Review

Review

Wicked Flowers (2006)

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I think it goes without saying that Japanese filmmakers don?t shy away from the bizarre. In fact, they seem to have some uncanny ability to not only whole heartedly embrace the unusual, but to use it to their advantage, subtly and seamlessly weaving its mystifying qualities into their cinema, creating films which are much less straightforward, and therefore more perplexing, than similar examples from their American and European counterparts. In the past few years alone, directors such as Katsuhito Ishii (Funky Forest, The Taste Of Tea), Sion Sono (Strange Circus, Suicide Club), Gen Sekiguchi (Survive Style 5+), Sakichi Sato (Tokyo Zombie), and the infamous Takashi Miike (too many weird movies to mention) have thrown us for a loop with oddball films that come from every corner of the genre spectrum, from straight horror to thrillers, brutal crime to family dramas. Up next in the legacy of Japanese oddities is Wicked Flowers, the debut from director Torico, a mysterious tale of a young man whose life gets turned upside down as seemingly mundane everyday events inexplicably lead him into much sinister territory.

Miroku is the epitome of a slacker, relying entirely on his parents to pay his bills while he is dormant for days at a time, existing solely on delivered pizzas while he plays video games for marathon lengths, the thought of leaving the house to look for a job never even entering his mind. One odd day when he has actually left his apartment, he accepts a promotional sample of tissues handed to him by a strange looking girl on the street. When he opens the freebies out of necessity later that day (because he?s run out of toilet paper), he finds an advertisement for some sort of contest with a hefty monetary prize, as well as a website address in order to enter.

 

Seeing the opportunity to make some easy money, he naturally signs himself up, and soon receives instructions to show up at a rather sketchy looking abandoned building on a specific date and time in order to participate. Everything seems innocent enough, however, and Miroku enters and meets with the people running the competition. But before he?s able to realize exactly what?s going on and back out, he?s informed that he?s been drugged and will now be forced to partake in their malicious game in order to receive the antidote.

Escorted by armed guards in kabuki animal masks, Miroku must watch a series of bizarre vignettes acted out on a small stage in each of the rooms he is taken to, before a dice spitting rabbit puppet is wheeled out to determine where he will be taken next. His goal is to use these confusing skits to help determine why he?s being held captive, and he only has twelve hours to do so. Along the way he meets an equally eccentric cast of other ?contestants?, and it isn?t long before he begins to realize that they might all be there for a reason, and that it might be no coincidence that he was handed that sample pack of tissues to begin with.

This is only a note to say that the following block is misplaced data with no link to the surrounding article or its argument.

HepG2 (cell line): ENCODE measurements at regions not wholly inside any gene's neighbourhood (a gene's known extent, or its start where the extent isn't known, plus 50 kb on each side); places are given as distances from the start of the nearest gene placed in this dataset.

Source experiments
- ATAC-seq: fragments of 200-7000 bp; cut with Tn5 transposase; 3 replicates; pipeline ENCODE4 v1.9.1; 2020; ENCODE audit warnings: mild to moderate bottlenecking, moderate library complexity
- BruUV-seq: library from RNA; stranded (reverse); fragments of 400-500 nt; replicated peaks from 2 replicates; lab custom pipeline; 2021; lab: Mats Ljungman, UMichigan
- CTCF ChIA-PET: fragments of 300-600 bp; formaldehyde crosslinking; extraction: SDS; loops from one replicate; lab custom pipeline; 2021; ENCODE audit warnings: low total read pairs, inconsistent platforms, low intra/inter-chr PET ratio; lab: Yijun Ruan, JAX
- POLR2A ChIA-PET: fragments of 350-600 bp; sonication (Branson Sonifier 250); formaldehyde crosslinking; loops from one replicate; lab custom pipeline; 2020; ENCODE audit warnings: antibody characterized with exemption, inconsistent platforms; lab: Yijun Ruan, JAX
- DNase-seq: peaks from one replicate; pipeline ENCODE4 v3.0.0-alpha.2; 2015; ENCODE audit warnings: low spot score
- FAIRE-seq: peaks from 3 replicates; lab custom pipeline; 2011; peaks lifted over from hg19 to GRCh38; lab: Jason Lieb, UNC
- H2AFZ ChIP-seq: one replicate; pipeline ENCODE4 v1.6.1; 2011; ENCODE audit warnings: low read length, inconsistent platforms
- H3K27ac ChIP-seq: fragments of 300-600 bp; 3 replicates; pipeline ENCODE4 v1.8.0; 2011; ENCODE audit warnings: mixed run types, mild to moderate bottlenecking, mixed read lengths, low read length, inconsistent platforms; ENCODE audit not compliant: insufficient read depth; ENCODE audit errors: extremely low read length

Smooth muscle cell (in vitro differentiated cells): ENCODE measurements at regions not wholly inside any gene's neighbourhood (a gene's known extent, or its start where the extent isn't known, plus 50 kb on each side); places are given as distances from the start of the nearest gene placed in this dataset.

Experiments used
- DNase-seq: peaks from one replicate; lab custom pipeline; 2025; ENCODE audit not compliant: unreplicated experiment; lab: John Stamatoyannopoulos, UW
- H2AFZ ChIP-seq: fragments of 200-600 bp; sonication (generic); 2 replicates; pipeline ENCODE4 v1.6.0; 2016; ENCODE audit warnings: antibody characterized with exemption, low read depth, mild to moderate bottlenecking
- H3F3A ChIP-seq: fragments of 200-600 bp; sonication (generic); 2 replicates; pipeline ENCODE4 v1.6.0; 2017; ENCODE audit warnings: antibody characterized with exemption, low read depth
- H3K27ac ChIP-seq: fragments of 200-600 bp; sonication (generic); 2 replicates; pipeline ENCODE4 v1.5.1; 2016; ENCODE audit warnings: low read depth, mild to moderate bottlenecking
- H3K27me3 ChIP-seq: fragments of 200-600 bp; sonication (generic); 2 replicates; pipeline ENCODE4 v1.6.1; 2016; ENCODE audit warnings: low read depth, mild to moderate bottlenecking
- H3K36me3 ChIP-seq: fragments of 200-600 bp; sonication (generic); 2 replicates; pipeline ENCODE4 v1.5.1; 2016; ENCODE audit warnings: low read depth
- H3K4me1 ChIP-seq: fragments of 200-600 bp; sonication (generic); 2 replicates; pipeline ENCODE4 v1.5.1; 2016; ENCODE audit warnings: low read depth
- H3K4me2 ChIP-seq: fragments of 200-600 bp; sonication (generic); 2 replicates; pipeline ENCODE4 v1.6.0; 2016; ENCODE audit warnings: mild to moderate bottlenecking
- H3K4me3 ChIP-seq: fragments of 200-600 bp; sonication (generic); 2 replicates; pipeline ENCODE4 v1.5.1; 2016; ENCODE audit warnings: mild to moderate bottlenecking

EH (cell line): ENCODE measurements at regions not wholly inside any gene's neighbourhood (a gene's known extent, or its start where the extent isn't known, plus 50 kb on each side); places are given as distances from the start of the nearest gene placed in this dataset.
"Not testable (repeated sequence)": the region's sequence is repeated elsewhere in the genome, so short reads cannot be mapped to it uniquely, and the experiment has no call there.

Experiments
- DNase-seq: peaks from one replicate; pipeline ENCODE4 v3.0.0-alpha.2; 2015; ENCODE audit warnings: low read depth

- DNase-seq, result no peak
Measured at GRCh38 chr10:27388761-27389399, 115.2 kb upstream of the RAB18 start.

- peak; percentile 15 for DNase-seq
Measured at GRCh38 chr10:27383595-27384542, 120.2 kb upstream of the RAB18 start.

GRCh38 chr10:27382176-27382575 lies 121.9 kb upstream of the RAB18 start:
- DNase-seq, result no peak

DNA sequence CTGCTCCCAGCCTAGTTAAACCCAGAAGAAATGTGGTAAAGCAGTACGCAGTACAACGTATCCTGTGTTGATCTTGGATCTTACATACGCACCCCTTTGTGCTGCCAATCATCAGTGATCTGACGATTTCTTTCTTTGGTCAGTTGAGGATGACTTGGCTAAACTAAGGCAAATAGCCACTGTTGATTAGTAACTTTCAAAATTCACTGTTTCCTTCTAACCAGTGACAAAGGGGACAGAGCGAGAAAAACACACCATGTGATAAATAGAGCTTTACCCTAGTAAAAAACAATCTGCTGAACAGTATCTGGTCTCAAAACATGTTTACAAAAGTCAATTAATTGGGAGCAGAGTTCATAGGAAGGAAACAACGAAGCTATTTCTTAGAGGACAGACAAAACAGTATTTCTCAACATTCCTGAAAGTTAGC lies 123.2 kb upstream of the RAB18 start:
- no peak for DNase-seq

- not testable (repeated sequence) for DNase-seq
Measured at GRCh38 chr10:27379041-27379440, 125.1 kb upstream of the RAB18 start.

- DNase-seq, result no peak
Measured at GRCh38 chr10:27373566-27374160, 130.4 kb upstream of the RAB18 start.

If this all sounds like a more scholarly version of Saw, with victims trapped and made to contemplate how it all might relate to them personally, that?s because the film does bear a passing resemblance to horror?s newest successful franchise at times, but with much less brutality and gore. However, Wicked Flowers is far from a simple clone. It takes the basic premise of a twisted game where the prize is your life and combines it with elements from the aforementioned Suicide Club (subliminal messages, underground websites), the visual imagery of David Lynch, and even a nod to David Fincher?s psychological thriller The Game of all things.

The film does a good job of tossing around the plot in order to keep the viewer from figuring out just where it?s headed, and when the final twist is revealed, it does come as a surprise, something of rarity in today?s climate of formulaic rehashes and remakes. It?s nice to see a first time filmmaker from Japan not take the easy way out and make another tired entry in the vengeful ghost subgenre that his country has become known for, and while the film may not be startlingly original, it works at the very least as a creatively executed conglomeration of ideas which may not have otherwise been collected. J-horror fans wanting something other than Ringu/Ju-On carbon copies would be wise to give this film a look.

Wicked Flowers is playing as part of the '07 Philadelphia Film Festival.

 

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